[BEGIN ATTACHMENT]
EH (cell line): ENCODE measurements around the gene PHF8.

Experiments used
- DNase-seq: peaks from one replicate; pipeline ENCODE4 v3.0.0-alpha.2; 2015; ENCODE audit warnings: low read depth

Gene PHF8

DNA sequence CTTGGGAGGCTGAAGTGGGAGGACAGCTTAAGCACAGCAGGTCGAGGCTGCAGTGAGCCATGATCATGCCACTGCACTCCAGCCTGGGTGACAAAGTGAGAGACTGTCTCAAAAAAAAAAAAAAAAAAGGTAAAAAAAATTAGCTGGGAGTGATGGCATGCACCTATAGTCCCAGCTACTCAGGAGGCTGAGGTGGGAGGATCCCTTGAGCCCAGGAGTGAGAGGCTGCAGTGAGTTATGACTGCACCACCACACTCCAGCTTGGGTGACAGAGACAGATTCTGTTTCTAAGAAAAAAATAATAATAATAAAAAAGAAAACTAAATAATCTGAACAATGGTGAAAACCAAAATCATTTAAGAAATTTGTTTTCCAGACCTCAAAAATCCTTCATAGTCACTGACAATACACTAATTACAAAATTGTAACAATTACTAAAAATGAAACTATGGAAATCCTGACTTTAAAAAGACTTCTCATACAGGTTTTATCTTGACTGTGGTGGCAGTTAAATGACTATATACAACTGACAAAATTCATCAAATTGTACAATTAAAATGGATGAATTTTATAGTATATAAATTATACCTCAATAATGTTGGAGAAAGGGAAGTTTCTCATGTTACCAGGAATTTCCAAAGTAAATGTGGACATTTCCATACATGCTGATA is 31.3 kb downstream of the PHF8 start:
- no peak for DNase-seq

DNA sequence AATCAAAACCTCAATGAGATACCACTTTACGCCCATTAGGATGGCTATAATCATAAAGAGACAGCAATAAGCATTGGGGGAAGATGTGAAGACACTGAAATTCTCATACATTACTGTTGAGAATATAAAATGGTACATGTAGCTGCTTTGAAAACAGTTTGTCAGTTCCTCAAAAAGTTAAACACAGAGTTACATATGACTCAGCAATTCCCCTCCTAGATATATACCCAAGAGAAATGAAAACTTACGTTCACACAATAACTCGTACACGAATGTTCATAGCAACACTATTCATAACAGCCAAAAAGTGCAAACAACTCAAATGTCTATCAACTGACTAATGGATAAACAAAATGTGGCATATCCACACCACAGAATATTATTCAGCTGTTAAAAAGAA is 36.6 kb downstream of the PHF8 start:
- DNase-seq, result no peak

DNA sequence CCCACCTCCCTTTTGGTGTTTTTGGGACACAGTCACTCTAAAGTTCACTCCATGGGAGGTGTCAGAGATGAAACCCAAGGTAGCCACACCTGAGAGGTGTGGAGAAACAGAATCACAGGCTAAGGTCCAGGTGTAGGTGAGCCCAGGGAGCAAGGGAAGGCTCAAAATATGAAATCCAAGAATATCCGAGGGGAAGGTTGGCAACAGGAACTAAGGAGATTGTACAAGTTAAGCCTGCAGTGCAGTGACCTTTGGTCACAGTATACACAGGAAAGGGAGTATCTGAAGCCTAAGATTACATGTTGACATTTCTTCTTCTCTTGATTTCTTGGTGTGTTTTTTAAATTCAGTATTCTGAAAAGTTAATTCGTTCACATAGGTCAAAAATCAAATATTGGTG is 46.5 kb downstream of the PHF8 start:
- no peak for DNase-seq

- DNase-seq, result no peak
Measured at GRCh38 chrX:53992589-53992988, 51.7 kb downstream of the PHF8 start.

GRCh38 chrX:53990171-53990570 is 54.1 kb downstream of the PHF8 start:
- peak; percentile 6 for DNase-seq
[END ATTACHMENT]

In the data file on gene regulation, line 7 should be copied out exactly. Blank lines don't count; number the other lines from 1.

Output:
DNA sequence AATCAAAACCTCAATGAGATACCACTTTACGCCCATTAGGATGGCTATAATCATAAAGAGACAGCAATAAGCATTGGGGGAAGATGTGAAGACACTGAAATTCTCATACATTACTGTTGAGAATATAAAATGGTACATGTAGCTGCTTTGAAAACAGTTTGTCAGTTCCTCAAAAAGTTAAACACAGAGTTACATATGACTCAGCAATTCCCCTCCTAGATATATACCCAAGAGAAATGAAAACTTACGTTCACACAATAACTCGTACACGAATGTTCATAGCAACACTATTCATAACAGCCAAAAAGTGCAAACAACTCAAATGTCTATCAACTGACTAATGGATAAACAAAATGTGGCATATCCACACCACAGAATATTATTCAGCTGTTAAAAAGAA is 36.6 kb downstream of the PHF8 start: